COM0011 – Blog Post 5 – Social media and friends you’ve never met

The world is shrinking – we’ve all heard about it.  The internet has opened doors (and windows . . . heh heh . ..  see what I did there?  Windows!!) into places that were formerly closed. A man’s phone was stolen and was later sold in China.  The new owner posted photos that appeared in the original owner’s cloud storage and before long via social media the two became friends.  The American became a pseudo celebrity in China, and they both appeared on Ellen (click the link for more on the Brother Orange story).

Back in the ’90s when I was pregnant with my first child I joined a (now defunct) message board on the iVillage media site, as I’d heard it was a great resource of information and a way to connect with other moms who were expecting at the same time.  The first board I joined was Dec/98 mommies mostly women from across the US and a handful from Canada.  At that time I didn’t have my own computer at home so when I actually had my son I was absent from the discussion board for the 6 months I was on maternity leave.  When I returned to work the board was still active but I felt in the minority as a working mother, the majority of active users were stay at home moms.

I turned to another board – the Working moms board – and eventually become the moderator.  Our core group of women, again mostly from the US and a few from Canada became very close friends despite the fact that most of us had never met In Real Life (IRL).  We decided to hold a reunion in 2003 after being online together for at least 5 years and we spent a fun-filled weekend in Philadelphia putting faces to names (at that time the board messages were mostly text – no pictures) and making new memories.  We even made efforts to post updates of the trip on the board for those who weren’t able to make it.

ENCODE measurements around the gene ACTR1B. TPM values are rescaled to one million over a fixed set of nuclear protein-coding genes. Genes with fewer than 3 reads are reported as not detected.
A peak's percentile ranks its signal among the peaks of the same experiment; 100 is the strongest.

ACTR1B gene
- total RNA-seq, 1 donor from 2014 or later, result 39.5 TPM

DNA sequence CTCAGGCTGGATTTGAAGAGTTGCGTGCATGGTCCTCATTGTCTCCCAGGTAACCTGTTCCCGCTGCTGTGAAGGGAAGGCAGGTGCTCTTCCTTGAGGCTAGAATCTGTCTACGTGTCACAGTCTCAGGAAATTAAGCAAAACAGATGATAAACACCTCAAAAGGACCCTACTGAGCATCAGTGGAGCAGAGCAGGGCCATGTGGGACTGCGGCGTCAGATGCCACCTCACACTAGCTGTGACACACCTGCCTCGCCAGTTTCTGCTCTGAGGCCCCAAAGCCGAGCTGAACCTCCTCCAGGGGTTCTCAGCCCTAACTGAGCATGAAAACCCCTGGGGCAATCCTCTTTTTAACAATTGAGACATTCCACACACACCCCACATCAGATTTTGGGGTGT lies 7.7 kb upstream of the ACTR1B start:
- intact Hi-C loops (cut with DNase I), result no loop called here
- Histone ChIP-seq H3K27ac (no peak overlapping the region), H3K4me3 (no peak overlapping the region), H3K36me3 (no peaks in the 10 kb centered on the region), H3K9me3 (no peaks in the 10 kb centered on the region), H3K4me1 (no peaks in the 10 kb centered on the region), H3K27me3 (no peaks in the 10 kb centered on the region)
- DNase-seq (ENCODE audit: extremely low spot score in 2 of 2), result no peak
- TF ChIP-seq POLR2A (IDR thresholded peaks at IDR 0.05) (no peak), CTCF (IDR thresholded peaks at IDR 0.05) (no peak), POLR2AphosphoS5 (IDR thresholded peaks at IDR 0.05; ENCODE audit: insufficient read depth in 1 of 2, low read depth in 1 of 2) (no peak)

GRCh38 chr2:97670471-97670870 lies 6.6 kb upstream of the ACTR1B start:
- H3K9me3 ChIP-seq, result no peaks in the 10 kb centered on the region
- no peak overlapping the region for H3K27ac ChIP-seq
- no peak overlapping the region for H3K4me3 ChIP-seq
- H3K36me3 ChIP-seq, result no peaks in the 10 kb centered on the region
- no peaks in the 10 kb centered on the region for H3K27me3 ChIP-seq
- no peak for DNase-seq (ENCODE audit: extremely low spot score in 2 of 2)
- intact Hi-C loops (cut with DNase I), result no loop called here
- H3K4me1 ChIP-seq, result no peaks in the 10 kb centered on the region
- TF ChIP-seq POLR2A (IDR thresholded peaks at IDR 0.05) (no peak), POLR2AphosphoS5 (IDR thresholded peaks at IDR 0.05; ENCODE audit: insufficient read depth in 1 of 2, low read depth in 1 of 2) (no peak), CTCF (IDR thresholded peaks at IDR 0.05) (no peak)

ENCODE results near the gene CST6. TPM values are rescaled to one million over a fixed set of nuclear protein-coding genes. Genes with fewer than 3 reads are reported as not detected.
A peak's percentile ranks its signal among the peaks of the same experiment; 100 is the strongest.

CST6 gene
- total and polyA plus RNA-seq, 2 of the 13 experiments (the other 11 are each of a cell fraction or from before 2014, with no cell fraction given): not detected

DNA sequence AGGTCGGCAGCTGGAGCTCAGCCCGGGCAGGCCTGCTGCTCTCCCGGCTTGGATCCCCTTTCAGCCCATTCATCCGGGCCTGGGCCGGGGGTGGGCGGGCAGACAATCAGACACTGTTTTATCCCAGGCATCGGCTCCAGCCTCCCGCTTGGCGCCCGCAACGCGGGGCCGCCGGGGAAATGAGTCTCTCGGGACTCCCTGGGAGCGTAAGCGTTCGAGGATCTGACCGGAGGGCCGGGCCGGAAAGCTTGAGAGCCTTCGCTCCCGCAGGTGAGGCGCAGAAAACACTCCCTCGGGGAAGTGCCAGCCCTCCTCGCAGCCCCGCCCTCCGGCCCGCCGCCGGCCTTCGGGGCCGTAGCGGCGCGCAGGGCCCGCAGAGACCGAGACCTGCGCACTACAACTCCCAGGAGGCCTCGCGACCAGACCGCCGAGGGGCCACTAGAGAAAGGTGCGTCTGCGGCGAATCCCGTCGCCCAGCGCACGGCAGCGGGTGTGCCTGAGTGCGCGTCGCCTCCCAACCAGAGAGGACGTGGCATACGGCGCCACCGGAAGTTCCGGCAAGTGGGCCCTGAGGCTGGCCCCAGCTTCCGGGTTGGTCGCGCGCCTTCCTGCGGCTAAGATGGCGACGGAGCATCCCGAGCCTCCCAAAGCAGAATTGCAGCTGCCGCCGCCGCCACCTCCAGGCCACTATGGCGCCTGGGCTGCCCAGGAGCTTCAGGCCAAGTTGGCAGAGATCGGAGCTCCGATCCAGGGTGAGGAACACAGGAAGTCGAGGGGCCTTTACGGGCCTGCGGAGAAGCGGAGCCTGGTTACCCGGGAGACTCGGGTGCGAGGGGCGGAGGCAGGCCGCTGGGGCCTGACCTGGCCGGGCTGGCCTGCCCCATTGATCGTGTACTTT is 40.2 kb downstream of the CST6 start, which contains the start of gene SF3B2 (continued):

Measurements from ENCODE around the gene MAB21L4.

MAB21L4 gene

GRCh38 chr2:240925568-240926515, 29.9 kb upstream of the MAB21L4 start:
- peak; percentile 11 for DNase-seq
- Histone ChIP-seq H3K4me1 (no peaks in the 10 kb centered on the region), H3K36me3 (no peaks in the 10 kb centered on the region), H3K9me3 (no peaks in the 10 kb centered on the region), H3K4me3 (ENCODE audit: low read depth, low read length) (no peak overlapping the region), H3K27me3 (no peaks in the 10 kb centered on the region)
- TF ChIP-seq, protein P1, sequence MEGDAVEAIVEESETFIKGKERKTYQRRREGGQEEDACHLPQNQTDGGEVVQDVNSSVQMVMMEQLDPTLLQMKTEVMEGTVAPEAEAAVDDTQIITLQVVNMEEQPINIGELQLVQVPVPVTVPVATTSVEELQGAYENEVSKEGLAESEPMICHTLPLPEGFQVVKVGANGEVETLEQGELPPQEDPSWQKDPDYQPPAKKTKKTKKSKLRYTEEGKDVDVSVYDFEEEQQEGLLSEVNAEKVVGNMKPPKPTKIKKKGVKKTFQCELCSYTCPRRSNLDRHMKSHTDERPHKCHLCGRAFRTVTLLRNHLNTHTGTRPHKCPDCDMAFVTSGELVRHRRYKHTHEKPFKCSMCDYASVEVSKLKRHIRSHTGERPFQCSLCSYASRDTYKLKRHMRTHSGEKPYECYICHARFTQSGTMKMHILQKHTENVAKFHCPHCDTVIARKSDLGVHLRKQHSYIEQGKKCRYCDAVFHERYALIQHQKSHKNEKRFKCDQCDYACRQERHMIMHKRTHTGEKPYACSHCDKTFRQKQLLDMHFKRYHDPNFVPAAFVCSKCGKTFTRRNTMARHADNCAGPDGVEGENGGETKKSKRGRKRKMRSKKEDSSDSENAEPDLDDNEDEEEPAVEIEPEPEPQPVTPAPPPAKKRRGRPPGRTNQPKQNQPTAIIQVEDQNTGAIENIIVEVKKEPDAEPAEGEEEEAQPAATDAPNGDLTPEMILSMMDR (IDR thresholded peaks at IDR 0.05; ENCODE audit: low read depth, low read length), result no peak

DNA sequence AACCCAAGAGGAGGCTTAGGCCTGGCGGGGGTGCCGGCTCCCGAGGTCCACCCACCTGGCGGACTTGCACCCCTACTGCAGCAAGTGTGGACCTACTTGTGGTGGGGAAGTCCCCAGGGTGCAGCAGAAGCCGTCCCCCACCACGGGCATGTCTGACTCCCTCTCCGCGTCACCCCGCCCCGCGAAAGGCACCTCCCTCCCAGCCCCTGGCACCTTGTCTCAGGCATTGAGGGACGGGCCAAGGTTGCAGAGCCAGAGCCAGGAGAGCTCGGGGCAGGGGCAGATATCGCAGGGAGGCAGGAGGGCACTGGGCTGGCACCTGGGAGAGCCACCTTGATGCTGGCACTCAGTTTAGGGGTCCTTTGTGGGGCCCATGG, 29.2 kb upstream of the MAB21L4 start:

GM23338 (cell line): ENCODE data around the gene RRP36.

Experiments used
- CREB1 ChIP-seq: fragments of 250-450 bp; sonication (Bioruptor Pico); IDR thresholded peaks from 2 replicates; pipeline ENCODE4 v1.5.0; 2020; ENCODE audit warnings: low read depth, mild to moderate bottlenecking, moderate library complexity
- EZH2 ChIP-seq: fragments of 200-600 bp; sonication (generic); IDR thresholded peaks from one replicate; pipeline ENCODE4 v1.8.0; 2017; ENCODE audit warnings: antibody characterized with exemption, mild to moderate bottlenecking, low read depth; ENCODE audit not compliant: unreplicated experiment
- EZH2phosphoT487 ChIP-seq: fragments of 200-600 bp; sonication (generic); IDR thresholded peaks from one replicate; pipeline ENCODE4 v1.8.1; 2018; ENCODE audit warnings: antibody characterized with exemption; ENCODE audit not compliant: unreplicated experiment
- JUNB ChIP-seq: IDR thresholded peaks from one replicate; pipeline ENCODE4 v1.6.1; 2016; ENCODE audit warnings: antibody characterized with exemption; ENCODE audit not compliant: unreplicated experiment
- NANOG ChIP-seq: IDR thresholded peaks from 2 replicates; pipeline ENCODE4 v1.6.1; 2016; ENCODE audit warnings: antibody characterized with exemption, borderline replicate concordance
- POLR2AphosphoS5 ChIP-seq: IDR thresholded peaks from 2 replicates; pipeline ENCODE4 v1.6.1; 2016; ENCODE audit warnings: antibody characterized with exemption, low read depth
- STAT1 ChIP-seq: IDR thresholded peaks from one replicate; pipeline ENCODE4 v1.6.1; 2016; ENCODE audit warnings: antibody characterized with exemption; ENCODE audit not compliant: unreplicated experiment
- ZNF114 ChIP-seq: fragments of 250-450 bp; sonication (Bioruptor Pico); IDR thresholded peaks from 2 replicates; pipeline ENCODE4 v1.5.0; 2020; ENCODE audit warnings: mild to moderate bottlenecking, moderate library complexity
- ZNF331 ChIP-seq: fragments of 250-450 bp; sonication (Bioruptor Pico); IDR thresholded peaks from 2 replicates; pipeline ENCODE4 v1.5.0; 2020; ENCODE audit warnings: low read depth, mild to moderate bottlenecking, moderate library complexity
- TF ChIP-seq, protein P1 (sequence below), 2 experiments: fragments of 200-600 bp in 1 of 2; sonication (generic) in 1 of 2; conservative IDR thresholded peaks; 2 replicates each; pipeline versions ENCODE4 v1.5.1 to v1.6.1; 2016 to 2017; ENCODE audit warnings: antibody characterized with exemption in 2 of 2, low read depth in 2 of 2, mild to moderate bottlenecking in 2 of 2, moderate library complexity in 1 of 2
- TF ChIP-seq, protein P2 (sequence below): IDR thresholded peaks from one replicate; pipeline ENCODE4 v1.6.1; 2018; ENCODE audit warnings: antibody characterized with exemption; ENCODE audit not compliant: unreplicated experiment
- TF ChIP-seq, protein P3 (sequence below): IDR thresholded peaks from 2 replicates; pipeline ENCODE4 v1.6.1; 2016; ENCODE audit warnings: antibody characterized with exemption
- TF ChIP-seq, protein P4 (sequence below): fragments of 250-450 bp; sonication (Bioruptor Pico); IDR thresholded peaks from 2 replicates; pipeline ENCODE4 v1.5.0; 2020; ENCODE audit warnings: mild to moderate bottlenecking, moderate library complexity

Once Facebook appeared on the scene a group of us who had been together for well over 10 years migrated to a closed group on that platform, where we’ve been ever since.  There are 31 of us in this group and we’ve been together for over 16 years of births, deaths, marriage, divorce and everything in between.  Where at first we were celebrating milestones like being able to leave the kids at daycare without hearing them cry when we left, now we’re the ones crying when these same kids head off to college after graduation.  I count these women among my closest friends and I’ve only met some of them.  Thanks to Facebook I can see my friends’  public profiles but we can also interact on our private board.  (and yes – we are all web-savvy enough to know the risks of posting anything online and we know that nothing is *truly* private).

Nowadays I’ve joined other groups on Facebook based on interest.  Military spouse pages for to learn about a new posting, or community groups such as those managed by my sons’ cadet corps that enables me to keep up with corps news.  These groups are not based on the creation of friendship but rather on information sharing.  There are countless other ways to connect with groups online – not just through Facebook.  Pinterest allows you to follow people based on the items they pin – meaning you can easily find people whose interests match your own.